Karl Roberts

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Senior Consultant at Avocado Consulting
 karlcode.owtelse.com
 @MrK4rl

I’m a language agnostic coder but have a preference for typed functional languages and pubs without Pokies. I believe that engineering can be applied to software adding discipline without detracting from the art of programming.

When not coding you’ll find me surfing, flying or fighting in the occasional amateur boxing match.

YOW! West 2016 Perth

It works on my Machine: OpsDev, Engineering Kick Ass Development Environments using Docker on Vagrant

TALK – VIEW SLIDES WATCH VIDEO

Have you ever heard a developer or yourself say “But it works on my machine!”? This defence is usually heard after a C.I. or deployment failure, or after a new team member has been trying to get his PC set up for the project after a week of trying.

As a Long time JVM developer I thought I had this problem cracked. It turned out that I’d been coddled by the JVM, because when I tried to do some polyglot development with Python and JavaScript significant problems were encountered.

This talk aims to impress on the audience that DevOps is not simply a one way street with developers imparting their hard won skills and best practice on Ops, but also shows how Dev teams can directly benefit from the DevOps discipline by creating and managing their development environments using DevOps tools.

The problem is that there are normally quite a few undocumented or forgotten set-up steps or conflicting tools on a dev box.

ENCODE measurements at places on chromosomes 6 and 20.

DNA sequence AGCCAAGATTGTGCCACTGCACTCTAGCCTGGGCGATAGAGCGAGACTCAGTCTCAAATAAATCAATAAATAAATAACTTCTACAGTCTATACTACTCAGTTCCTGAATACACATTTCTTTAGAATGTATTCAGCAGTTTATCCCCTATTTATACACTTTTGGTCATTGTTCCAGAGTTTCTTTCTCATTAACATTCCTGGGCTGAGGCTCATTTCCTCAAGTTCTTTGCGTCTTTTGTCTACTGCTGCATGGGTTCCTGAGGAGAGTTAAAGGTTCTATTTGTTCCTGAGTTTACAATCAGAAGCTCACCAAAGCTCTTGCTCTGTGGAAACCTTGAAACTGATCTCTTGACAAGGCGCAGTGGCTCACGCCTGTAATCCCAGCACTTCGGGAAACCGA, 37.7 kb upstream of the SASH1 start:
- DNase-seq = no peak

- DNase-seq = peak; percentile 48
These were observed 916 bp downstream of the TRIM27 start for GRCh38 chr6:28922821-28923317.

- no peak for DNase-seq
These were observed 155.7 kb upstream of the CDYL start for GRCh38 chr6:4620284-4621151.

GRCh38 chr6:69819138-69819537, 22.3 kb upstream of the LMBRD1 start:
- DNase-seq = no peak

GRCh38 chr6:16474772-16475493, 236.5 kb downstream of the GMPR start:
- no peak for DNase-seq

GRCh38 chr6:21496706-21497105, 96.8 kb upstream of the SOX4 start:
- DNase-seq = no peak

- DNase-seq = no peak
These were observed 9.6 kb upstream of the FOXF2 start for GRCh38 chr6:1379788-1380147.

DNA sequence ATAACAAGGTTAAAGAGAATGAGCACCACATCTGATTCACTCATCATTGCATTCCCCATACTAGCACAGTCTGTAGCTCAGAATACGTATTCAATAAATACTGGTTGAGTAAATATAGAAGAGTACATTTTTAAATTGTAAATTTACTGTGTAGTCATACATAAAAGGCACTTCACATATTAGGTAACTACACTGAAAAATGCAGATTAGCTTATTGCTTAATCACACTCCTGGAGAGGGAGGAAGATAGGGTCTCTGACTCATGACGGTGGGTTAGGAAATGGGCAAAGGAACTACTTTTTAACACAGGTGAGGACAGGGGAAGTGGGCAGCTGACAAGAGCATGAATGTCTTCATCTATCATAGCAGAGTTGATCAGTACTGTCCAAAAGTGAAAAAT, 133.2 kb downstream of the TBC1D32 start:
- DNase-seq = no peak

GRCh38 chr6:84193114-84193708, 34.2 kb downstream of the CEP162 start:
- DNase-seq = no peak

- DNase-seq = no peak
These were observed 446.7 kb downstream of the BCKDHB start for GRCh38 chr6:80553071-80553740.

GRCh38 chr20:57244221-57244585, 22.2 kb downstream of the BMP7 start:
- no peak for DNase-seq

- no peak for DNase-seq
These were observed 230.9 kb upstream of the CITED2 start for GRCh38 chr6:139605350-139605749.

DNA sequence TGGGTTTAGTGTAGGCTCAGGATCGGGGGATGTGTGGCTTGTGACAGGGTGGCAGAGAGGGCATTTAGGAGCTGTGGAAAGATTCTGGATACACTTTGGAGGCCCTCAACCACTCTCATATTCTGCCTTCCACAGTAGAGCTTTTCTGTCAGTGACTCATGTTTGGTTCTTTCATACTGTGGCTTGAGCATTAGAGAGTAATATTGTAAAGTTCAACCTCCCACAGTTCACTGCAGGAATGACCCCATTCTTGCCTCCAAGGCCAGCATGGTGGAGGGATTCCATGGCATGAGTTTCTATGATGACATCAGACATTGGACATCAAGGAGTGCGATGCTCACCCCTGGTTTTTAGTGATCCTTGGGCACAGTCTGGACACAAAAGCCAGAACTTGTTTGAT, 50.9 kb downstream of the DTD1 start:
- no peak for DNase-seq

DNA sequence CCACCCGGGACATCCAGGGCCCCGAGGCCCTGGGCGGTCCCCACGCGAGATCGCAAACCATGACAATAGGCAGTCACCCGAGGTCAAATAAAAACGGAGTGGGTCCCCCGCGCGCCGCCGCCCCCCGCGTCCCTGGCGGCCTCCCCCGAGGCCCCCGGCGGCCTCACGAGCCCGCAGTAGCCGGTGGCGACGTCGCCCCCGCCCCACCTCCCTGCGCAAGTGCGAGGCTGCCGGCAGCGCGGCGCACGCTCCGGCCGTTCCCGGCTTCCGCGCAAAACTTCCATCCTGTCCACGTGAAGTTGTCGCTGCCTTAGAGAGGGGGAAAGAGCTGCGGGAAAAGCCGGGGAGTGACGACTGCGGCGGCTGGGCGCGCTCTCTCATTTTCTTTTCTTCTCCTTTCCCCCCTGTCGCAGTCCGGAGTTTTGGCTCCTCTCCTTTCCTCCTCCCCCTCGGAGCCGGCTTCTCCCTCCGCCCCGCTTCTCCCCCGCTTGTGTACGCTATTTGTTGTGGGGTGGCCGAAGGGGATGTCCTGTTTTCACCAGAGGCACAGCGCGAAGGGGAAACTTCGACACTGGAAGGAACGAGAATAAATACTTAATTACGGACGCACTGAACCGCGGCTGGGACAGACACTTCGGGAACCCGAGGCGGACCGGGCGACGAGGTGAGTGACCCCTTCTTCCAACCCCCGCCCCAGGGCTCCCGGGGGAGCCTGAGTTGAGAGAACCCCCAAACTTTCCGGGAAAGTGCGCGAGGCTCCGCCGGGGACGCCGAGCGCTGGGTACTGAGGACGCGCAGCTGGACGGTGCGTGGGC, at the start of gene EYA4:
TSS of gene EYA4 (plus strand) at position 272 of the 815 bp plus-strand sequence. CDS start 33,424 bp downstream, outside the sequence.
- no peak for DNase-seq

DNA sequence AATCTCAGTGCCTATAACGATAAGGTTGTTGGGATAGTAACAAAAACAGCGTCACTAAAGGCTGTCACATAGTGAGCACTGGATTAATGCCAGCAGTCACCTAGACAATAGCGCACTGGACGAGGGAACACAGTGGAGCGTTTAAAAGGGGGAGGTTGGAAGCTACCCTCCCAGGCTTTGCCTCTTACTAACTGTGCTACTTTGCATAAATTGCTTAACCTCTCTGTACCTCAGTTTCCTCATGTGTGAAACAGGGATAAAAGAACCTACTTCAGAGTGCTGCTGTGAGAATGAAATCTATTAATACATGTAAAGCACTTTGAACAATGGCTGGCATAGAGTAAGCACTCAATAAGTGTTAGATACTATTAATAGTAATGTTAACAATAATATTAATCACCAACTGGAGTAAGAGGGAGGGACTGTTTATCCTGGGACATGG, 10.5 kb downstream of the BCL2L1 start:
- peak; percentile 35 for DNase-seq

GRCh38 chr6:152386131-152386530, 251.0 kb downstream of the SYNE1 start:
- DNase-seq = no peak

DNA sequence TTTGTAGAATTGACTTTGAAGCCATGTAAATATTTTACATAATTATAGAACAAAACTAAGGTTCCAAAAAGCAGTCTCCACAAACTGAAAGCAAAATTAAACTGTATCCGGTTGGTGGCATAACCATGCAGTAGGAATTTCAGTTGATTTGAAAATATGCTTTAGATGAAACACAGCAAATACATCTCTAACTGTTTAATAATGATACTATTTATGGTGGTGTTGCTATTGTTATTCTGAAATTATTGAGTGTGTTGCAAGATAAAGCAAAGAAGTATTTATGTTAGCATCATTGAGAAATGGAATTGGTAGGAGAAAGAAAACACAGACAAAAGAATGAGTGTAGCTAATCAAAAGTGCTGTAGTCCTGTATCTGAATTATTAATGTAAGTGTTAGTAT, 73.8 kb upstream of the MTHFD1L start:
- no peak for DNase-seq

It’s time to take back some professional pride, and engineer a solution.

In this presentation I introduces a way to systematically capture all the missing steps in an executable specification document (aka a software program). This allows for a much more robust way to develop systems.

In particular the audience will learn how to spin up isolated development environments using Docker as a Vagrant “box” that require almost zero procedural overhead and can be used just as easily as running the development natively on their own PC but with the benefit that it can be repeated by anyone, including themselves 6 months down the line when asked to do a maintenance fix, without breaking or ruining their current working environment.

There is a lot of confusion around Vagrant and Docker, what they are, how they differ and why would someone pick one over the other? The vagaries of Vagrant and the dastardliness of Docker are discussed and I will explain the sweet spot I settled upon and how it solved my problems.

I have prepared a working example in Github to show that this stuff “works on my machine” and it will work on yours too.